CHAT Dilip Basu on retranslating Tagore and the effect of Gurudev on Satyajit Ray's films
I've been interested in poetry all my life, used to write when young and was delighted at 15 my first poem was published. That was decades ago, then I got interested in post-Tagore poetry, namely Jibanananda Das, Bishnu Dey, Sudhin Datta and others. When I first read Sheshar Kavita ( The Last Poem ) I was blown away. It was not just great romance but also verse and prose rolled into a wonderful tale,” says Dilip Basu, the outgoing Professor Emeritus of History at the University of California and Founding Director of the Satyajit Ray Film and Study Center at UC Santa Cruz.
But what motivated him to retranslate an uncharacteristic Tagore work. Basu elaborates, “When I visited Santiniketan last December I saw four beautiful paintings inspired by the book by the late Dinkar Kaushik. That was the motivation. I asked the artist whether he would do some additional paintings if I translated the novella. By the end of the month he gave me 12 colour sketches highlighting other aspects of Sheshar Kavita . I went back and finished the translation within a month. I approached HarperCollins, and it was accepted.”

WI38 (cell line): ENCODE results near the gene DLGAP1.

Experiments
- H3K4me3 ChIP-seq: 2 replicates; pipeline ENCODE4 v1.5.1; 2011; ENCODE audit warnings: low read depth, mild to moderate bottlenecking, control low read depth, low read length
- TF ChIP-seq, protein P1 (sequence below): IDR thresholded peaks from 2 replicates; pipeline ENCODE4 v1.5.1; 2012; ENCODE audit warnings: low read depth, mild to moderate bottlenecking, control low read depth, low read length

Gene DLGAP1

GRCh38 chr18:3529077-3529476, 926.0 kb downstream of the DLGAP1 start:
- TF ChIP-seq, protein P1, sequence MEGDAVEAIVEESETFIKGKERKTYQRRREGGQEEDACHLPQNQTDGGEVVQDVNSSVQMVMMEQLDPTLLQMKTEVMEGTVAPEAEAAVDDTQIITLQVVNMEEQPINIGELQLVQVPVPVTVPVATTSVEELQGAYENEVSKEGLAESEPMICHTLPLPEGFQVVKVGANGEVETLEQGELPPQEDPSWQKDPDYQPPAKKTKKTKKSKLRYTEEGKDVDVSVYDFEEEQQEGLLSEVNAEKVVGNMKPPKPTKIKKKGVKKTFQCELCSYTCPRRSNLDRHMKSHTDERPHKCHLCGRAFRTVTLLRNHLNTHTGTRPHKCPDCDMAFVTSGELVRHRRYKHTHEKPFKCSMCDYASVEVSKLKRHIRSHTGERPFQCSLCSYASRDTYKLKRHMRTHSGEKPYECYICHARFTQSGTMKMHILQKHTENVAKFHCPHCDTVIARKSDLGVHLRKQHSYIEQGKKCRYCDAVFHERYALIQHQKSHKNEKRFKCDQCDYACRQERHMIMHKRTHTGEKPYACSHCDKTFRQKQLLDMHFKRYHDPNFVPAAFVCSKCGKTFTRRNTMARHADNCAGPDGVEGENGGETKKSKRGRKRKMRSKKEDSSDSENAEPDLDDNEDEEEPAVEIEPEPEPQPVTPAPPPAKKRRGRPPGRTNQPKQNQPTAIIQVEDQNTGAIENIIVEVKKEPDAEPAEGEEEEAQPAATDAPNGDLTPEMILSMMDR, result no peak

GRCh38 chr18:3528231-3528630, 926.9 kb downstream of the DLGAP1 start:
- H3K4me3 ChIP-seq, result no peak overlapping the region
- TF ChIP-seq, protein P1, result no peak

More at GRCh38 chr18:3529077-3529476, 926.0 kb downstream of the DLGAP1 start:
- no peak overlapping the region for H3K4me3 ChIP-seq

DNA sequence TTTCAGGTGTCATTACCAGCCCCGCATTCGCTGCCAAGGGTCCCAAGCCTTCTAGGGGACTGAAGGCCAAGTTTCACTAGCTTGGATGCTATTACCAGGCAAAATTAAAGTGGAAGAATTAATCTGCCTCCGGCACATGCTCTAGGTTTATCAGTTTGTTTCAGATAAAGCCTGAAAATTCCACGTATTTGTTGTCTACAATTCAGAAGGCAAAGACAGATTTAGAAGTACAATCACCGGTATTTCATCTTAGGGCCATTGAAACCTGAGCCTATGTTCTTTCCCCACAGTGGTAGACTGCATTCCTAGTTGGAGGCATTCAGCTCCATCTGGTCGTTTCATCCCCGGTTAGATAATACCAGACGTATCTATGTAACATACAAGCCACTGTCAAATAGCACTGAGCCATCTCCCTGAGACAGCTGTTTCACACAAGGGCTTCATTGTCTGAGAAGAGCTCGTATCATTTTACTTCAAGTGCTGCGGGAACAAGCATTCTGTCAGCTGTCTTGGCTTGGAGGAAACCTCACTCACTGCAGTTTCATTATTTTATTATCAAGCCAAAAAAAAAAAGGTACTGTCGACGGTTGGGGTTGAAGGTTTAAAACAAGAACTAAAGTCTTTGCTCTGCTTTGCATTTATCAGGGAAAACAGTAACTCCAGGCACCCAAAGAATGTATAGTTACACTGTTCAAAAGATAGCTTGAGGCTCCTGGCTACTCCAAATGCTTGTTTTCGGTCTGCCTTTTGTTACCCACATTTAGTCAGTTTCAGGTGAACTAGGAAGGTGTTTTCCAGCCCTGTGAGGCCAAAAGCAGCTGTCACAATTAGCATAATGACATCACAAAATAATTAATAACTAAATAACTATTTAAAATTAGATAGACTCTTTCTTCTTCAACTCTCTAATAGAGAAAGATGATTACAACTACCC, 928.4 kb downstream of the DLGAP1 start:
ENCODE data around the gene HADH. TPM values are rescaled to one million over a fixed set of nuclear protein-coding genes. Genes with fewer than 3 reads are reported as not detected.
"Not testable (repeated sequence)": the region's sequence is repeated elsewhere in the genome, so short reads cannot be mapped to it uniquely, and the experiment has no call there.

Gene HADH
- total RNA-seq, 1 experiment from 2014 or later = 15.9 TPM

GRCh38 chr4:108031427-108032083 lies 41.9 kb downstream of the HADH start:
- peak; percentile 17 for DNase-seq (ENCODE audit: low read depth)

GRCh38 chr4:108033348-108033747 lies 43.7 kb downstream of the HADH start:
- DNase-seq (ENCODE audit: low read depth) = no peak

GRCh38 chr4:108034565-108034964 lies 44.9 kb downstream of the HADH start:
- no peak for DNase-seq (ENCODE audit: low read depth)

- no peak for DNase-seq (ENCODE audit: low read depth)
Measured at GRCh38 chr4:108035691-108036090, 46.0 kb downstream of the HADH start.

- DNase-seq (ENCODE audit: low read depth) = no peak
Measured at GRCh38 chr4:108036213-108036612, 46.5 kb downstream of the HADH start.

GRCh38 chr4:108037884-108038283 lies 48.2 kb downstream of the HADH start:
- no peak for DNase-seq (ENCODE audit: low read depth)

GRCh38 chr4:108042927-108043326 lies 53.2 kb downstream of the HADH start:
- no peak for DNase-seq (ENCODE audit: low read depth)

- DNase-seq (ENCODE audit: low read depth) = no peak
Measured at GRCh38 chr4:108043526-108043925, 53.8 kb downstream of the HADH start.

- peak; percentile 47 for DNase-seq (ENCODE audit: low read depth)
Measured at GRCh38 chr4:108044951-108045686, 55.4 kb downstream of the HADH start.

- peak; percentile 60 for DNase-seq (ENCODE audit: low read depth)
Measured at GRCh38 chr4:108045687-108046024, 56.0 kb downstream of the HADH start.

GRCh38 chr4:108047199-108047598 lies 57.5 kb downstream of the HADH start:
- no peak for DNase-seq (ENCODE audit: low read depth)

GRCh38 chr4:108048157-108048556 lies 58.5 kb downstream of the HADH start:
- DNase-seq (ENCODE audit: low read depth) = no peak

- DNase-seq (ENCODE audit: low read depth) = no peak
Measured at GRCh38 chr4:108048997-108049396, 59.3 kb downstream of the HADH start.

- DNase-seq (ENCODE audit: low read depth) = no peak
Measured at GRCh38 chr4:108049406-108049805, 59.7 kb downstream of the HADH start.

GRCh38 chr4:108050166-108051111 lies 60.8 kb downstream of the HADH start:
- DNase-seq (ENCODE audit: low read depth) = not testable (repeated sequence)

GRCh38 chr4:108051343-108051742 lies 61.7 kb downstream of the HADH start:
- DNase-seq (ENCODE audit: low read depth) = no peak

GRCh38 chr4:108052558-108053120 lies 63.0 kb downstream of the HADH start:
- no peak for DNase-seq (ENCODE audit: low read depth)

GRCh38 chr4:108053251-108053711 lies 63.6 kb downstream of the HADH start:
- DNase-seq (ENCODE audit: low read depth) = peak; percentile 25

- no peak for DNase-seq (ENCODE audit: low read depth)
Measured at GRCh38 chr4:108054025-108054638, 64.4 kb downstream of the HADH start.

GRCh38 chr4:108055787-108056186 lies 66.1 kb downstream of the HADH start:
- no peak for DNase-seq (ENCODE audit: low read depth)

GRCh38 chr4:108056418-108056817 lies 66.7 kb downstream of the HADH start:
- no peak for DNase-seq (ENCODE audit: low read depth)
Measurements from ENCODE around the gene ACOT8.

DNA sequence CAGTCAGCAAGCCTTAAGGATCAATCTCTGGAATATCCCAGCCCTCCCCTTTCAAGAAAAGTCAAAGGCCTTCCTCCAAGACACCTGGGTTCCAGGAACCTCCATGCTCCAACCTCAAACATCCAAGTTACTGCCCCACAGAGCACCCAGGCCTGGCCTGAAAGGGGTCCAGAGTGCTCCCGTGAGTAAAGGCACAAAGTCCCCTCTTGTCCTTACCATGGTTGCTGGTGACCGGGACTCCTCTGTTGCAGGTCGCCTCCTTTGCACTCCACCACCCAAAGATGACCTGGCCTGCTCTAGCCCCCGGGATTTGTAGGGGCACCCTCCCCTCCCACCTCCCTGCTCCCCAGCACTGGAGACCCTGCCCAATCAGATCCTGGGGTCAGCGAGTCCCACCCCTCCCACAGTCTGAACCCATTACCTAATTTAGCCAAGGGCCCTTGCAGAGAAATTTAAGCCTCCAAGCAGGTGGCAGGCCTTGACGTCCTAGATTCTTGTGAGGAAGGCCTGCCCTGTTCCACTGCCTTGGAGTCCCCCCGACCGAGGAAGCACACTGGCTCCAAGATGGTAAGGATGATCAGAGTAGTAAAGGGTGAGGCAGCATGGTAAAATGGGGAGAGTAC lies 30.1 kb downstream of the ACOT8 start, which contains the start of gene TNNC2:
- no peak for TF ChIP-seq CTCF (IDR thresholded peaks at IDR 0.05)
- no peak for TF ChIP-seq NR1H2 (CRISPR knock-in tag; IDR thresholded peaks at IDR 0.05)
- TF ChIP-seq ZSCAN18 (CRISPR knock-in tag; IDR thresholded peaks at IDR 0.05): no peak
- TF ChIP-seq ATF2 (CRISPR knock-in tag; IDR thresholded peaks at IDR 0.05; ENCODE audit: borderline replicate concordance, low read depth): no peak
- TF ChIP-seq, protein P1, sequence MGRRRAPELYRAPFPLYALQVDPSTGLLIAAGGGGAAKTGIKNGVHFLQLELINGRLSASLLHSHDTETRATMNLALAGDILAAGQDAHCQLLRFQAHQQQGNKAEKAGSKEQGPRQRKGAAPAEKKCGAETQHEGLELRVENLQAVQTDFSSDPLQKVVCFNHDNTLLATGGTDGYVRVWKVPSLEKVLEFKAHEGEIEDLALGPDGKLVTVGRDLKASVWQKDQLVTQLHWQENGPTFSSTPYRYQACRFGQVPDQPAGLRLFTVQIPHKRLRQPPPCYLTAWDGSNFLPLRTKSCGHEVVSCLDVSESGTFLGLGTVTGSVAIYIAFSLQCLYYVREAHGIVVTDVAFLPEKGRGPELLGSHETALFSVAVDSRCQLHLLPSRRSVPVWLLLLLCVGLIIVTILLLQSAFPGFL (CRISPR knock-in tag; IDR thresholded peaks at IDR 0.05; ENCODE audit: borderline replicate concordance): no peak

He states, “I never read Tagore in English except for Gitanjali which won him the Nobel. But now I read quite a few, and was shocked. I think all of Tagore in translation is, by and large, atrocious. No wonder he doesn't enjoy a high reputation with the non-Bengali. I hope my modest attempt at translating this gem of a novella will fill the void to some extent.”
Considering he finds existing translations sub-standard, would he attempt retranslation of other Tagore works as well? His reply is instant: “Yes, I am now inspired to translate more. I have already finished translating the stories of Satyajit Ray's famous film, Teen Kanya ( Three Daughters ) and about to turn to Noshtonir , Ray's Charulata , and finally Ghare Baire ( Home and the World ) which will take time as it is a wonderful novel. Stills from the restored films, illustrations and sketches will accompany the translation.” Basu also reveals that the centre at UC Santa Cruz, in collaboration with the Academy of Film Archives in Los Angeles has successfully restored 22 of Ray's film oeuvre. They are being showcased across the globe except India. “Last year we held complete Ray retrospective at film museums in Zurich, Munich, Basel, Paris and Singapore.”
According to Dilip Basu: “Without Tagore, there would not have been a Satyajit Ray, and the five wonderful films he got to make on Tagore stories.”